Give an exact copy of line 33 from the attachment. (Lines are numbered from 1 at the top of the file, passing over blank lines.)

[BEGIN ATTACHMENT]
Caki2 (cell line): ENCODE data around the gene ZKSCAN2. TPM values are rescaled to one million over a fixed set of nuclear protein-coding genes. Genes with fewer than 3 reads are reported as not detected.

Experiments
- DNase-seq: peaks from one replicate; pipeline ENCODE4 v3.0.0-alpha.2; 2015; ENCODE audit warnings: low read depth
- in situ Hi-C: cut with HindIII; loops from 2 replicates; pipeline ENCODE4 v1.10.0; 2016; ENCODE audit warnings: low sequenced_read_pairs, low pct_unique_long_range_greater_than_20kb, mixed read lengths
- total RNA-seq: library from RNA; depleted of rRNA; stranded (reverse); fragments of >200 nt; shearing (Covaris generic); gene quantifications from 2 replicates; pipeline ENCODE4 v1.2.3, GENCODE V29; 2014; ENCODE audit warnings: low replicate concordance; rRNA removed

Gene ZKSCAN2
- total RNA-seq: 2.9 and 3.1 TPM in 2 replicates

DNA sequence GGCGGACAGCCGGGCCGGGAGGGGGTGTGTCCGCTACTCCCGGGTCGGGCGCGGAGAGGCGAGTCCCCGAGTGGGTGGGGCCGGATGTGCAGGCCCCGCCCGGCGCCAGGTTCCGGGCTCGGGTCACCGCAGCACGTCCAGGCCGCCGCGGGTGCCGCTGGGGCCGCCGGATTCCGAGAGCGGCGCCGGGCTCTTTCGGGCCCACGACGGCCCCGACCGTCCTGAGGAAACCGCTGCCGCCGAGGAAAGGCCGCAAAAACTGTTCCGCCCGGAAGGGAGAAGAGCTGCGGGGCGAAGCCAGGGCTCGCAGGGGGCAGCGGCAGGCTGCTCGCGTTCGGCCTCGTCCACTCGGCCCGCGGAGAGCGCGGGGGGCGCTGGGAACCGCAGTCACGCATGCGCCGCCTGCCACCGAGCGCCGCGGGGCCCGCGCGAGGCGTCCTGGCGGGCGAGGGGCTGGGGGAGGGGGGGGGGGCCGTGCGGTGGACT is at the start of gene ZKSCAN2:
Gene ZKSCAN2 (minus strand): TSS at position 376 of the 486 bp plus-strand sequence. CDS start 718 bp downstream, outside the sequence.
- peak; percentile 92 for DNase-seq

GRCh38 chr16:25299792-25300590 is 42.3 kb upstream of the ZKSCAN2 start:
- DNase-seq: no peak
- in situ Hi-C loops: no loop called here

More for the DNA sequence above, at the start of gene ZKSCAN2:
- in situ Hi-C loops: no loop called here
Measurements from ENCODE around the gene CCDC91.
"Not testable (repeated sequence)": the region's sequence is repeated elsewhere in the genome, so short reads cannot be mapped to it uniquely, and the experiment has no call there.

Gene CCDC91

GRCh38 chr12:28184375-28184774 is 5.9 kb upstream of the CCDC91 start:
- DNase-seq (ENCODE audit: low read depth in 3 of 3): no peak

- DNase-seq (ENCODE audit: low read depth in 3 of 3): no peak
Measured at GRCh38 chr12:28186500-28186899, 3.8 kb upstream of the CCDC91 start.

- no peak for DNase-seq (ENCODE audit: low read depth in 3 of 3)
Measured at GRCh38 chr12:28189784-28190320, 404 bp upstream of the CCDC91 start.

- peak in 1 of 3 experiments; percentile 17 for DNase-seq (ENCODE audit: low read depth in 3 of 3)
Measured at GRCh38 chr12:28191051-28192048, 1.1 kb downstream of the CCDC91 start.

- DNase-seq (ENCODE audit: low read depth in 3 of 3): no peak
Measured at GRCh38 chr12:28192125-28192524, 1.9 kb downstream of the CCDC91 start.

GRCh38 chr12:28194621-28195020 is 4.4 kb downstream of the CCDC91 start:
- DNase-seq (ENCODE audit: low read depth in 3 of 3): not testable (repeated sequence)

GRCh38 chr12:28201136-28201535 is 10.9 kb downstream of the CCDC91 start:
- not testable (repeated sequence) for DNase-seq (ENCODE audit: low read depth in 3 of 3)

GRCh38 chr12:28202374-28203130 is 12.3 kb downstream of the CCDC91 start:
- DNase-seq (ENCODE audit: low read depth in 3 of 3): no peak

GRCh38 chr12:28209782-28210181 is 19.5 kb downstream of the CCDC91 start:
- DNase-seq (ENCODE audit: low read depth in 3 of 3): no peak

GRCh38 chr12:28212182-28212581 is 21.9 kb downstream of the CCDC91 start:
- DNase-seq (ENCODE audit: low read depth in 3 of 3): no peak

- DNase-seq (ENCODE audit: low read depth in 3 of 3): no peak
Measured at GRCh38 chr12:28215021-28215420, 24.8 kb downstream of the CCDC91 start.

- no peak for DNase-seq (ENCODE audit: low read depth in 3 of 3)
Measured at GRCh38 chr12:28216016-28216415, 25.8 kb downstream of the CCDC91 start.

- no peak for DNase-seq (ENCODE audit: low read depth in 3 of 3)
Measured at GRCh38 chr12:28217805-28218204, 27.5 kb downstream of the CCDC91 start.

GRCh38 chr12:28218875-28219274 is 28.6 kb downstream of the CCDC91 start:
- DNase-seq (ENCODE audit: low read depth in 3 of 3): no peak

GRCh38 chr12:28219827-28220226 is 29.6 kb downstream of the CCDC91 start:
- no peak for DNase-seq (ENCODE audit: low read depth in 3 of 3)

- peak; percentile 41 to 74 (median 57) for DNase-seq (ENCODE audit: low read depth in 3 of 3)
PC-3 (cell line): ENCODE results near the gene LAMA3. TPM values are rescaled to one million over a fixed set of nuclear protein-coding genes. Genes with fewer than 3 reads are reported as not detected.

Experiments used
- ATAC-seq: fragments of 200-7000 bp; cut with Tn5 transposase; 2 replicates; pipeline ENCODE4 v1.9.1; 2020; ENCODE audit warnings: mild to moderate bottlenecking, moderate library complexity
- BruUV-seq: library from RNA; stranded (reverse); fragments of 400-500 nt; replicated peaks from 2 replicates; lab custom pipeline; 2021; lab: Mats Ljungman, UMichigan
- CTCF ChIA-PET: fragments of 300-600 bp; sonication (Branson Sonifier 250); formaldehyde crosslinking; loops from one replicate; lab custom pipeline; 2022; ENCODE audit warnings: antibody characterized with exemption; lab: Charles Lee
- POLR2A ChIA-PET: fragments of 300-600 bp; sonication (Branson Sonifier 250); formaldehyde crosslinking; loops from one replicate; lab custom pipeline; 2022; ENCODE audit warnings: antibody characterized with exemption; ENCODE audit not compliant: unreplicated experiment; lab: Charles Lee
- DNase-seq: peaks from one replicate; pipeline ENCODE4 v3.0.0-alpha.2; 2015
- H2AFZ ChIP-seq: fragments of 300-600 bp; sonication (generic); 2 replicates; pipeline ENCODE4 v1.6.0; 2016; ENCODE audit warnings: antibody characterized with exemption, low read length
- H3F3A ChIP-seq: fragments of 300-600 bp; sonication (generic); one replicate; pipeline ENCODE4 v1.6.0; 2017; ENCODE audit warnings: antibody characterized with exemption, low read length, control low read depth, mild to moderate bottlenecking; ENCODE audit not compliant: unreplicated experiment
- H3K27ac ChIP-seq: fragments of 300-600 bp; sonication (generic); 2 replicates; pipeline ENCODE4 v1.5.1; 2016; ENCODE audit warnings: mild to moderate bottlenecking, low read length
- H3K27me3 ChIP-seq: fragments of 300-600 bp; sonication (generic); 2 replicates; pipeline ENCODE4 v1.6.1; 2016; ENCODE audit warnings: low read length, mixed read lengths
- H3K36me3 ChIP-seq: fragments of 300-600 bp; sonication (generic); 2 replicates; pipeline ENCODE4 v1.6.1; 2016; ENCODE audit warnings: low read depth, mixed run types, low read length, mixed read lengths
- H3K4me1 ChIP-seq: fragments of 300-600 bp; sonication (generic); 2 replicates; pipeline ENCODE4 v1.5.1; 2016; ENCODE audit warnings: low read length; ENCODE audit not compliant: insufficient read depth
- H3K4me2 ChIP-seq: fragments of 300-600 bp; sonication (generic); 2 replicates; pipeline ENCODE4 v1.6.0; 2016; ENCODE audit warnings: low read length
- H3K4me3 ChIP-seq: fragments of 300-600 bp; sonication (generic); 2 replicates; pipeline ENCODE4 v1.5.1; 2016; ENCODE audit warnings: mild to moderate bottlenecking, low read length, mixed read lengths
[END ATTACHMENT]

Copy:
GRCh38 chr12:28202374-28203130 is 12.3 kb downstream of the CCDC91 start: